D: Skin Malignancy

Skin malignancy most commonly arises from the keratinocytes of the epidermis. Other cell types can also cause cancer, such as melanocytes or Merkel cells.

Cancer types

Basal Cell Carcinoma

The most common malignancy of humans; the incidence is hard to estimate as it is usually not considered a reportable cancer. It typically occurs in sun exposed skin; other aetiological factors include immunosuppression and familial germline mutations (eg. Gorlin syndrome). A number of basal cell carcinomas show mutations in the Sonic Hedgehog Pathway, usually in the PTCH1 gene; this allows unrestricted activity of SMO1 which promotes the usual suspects. Common features among the basal cell carcinoma subtypes are small basaloid cells with scant cytoplasm with a loose fibromyxoid stroma. There are several subtypes:

  • Nodular BCC (60-80%): Cells are arranged in lobules or nests with peripheral palisading with some mitotic activity. The lobules are separated by fibromyxoid stroma.
  • Superficial BCC (10%): Cells extend into the dermis from the epidermis. There is often a cleft seen on histopathology between the malignancy and the dermis. There is peripheral pallisading along the tumour border.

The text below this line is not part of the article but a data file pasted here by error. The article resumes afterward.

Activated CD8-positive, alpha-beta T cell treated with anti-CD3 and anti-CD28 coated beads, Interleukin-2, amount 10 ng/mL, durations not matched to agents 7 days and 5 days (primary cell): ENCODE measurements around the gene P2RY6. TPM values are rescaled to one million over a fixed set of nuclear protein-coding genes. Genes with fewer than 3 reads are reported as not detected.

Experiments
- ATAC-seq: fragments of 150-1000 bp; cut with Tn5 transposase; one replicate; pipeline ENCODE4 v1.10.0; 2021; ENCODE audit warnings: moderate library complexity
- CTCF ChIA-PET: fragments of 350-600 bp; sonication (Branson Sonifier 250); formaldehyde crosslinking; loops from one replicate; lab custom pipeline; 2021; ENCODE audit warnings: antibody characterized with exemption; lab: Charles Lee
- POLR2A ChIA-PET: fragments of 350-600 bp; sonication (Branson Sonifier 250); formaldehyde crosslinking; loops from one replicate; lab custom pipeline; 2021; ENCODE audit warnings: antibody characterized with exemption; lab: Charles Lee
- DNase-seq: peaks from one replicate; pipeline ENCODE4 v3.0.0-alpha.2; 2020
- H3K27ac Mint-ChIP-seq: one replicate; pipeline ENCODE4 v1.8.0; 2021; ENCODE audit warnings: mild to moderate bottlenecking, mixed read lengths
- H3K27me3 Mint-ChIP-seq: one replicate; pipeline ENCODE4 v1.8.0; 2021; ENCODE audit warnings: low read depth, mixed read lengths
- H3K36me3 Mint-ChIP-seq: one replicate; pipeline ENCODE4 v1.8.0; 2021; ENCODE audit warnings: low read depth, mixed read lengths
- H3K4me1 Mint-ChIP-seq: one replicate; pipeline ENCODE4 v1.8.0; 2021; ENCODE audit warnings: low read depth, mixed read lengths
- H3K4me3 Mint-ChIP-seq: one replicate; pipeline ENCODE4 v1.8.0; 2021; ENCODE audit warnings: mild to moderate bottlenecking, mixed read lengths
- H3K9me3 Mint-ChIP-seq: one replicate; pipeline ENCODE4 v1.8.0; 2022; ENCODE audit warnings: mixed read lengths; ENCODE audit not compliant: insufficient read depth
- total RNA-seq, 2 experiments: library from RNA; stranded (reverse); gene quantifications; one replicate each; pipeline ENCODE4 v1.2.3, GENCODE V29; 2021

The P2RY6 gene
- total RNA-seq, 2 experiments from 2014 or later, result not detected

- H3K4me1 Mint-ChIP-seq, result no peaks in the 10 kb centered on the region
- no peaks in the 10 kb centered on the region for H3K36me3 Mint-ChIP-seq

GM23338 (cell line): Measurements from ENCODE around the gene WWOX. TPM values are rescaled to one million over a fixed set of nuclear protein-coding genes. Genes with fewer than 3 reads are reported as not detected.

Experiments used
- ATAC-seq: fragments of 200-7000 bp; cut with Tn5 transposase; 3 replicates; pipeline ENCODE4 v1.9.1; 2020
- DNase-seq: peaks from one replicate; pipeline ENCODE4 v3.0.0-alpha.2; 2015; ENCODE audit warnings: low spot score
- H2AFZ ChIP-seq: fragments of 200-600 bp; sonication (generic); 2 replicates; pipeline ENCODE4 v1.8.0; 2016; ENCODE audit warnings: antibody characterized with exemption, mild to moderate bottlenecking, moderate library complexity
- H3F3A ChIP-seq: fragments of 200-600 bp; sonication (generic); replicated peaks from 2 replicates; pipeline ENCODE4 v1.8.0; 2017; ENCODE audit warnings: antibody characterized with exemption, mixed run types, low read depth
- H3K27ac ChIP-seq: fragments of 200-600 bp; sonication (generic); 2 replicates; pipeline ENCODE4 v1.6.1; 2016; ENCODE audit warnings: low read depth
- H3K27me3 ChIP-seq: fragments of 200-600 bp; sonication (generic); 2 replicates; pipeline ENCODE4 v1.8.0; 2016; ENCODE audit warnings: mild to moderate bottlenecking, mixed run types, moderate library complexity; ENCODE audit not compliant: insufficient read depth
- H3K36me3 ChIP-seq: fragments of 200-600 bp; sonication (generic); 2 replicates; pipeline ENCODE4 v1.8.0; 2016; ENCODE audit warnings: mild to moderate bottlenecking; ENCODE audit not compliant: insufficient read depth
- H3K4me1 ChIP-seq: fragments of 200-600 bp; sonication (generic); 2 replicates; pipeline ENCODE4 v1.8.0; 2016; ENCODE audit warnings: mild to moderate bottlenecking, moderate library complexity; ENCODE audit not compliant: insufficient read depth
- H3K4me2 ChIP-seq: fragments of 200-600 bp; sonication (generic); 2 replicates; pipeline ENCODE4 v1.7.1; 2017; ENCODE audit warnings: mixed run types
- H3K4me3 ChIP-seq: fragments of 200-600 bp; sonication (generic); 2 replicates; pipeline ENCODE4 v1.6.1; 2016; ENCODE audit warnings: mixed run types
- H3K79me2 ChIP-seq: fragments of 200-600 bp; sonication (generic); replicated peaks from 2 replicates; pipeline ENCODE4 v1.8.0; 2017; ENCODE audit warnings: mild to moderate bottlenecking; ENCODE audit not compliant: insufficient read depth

• Micronodular BCC (5-10%): Cells are arranged in small nodules with a collagenous stroma. They often extend outside of the macroscopic lesion.
  • Infiltrative BCC (5%): Cells are arranged in cords and strands instead of nodules, and often spread beyond the macroscopic lesion which is often pale and slightly raised.
  • Morphaeic BCC (< 5%): Shares the appearance of the infiltrative type but with a sclerotic stroma.

Immunohistochemistry is negative for S100 and positive for keratin; cytokeratin 20 is usually absent in contrast to Merkel Cell Carcinoma where it is positive.

Squamous Cell Carcinoma


Merkel Cell Carcinoma

Sarcoma of the Skin

Lymphoma of the Skin

Adnexal Tumours

Benign Tumours of the Skin